Saturday, December 21, 2013

The Snowman And The Snowdog

I love the original, but the new sequel to The Snowman is actually pretty good.  Though the flying song just doesn't compare.  But check out The Snowman And the Snowdog!  It's very sweet.

Wednesday, December 4, 2013

This Onion article is both really funny and really sad at the same time:,34732/

Saturday, November 30, 2013

Thursday, November 28, 2013

Tony Musante

RIP Tony Musante, previously featured on this blog for his role in the 1970 Italian movie about an oboist, Anonimo Veneziano.  We share Italian ancestry, a home-state, and some time at Northwestern University, according to his obituary

Monday, November 18, 2013

Pious Orgies

I must admit, my curiosity was piqued by the aria entitled "Pious Orgies."  I wonder, Handel, what you were thinking when you wrote it.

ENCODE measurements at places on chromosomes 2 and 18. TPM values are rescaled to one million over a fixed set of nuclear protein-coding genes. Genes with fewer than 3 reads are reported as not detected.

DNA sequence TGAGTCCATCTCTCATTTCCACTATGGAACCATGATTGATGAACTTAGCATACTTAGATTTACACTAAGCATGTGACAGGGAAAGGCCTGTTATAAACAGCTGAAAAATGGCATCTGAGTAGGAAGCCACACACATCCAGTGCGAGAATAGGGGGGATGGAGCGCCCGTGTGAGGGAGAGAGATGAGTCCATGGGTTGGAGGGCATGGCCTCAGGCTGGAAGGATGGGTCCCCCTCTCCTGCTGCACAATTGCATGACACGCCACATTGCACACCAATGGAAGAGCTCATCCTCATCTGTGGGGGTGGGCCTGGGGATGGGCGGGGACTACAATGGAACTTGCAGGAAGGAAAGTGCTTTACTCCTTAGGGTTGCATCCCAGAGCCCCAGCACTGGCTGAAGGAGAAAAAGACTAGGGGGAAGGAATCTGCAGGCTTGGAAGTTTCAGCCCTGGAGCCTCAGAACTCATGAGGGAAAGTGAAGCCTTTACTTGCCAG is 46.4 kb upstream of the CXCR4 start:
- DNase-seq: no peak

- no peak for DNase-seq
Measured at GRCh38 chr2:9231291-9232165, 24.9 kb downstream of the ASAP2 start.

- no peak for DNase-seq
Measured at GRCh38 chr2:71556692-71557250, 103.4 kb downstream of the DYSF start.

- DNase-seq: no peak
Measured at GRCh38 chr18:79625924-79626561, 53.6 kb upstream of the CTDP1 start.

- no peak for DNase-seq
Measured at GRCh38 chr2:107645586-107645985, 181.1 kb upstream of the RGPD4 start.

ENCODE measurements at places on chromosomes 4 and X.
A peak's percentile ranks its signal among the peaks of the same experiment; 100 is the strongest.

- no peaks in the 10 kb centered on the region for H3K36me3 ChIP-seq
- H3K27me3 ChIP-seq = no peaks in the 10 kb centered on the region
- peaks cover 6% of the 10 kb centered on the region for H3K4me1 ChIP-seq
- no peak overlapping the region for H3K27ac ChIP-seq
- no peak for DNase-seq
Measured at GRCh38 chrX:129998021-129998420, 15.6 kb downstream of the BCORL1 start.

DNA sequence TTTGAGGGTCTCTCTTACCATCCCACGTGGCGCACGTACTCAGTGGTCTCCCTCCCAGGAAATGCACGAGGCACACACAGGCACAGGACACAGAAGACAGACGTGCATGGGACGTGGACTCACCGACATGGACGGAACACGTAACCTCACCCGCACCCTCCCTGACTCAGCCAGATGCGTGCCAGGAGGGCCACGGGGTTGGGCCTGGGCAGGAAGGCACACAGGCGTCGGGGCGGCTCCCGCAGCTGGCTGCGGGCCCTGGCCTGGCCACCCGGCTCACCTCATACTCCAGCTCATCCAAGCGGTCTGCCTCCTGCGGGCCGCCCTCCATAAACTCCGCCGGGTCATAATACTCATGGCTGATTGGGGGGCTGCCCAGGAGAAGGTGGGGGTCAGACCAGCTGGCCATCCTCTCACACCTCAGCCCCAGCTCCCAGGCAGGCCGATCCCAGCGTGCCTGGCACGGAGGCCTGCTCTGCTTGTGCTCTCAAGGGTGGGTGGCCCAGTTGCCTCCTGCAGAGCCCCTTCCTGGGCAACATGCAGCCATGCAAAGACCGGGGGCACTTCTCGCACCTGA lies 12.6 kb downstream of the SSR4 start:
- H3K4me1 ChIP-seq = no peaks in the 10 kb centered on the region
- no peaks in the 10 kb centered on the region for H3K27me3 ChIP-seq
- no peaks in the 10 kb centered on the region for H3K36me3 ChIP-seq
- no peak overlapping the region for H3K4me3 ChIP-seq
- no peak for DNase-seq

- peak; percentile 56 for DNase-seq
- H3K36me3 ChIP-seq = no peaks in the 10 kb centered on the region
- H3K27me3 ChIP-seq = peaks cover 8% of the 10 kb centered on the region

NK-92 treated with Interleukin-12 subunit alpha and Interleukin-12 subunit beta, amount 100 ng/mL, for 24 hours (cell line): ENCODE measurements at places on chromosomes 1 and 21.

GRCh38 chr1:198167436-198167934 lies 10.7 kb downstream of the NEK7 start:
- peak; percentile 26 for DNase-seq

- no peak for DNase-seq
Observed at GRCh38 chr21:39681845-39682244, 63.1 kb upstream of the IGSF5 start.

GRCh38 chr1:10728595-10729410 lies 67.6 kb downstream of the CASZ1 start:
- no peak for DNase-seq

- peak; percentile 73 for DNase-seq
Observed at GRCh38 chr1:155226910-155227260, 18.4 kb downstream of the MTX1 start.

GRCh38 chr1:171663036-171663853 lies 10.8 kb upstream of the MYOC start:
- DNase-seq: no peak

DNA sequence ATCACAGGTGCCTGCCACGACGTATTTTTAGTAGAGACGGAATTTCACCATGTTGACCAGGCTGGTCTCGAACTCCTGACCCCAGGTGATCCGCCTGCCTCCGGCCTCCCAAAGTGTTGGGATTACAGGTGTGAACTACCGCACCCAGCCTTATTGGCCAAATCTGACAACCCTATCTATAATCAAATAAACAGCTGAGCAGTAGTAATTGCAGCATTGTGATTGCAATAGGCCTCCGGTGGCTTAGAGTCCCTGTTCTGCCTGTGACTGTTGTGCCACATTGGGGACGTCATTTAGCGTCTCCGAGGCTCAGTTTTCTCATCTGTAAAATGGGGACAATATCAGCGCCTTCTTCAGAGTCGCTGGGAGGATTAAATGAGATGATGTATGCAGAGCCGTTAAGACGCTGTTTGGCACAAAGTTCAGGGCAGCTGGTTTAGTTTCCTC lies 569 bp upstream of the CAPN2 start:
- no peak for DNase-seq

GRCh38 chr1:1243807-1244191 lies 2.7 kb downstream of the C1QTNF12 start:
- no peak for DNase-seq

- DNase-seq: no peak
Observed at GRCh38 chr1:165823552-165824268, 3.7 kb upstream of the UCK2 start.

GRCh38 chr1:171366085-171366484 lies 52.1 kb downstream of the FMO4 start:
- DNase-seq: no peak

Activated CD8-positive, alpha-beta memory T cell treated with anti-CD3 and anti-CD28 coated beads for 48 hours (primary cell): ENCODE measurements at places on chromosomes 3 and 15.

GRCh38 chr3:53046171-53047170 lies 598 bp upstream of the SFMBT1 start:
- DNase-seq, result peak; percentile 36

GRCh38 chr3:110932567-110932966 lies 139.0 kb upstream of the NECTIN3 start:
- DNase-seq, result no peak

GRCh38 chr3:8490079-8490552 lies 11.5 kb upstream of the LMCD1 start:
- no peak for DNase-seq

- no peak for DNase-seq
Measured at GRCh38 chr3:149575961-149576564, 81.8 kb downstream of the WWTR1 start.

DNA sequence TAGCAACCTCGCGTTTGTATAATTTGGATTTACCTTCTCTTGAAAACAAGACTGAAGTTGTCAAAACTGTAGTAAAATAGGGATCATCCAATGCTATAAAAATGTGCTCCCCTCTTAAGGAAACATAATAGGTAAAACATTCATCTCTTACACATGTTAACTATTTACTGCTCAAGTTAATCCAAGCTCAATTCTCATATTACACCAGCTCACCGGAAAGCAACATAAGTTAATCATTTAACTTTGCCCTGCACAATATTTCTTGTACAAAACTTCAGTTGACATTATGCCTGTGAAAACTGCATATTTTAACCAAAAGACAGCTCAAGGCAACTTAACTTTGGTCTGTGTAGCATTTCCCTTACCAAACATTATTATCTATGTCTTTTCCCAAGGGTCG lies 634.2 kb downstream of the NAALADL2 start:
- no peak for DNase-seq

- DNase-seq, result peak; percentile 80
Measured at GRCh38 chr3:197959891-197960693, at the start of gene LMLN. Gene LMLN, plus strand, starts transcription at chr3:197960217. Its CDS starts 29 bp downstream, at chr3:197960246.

Monday, October 14, 2013

Cabotto Day

I came across the Oatmeal's "Bartolome Day" rant, shared by several facebook friends, and it has inspired my own rant-back.  While indeed Bartolome certainly holds the moral high ground over Christopher Columbus, he's kind of missing the original point of Columbus Day, which he glosses over briefly:  "Columbus Day was established in the 1930s by a male-only Catholic Organization known as the Knights of Columbus.  They wanted a male Catholic role model their kids could look up to, so they pressured Roosevelt into making it a federal holiday."  First of all, why does he say "male-only Catholic" like it's evil or something?  For one thing, the Knights of Columbus organization is just a group that tries to do good for its community, much like other male-only community clubs such as the Rotary Club or the Elks Lodge or the Lions Club.  Yes, it's Catholic.  Have a problem with that?  I can't tell you how tired I am that it's totally PC to bash Catholicism but pretty much no other religion.  Yeah, the Catholic Church has done some hideous things over the years.  But also some good things.  And pretty much every other religion has also done some shitty things.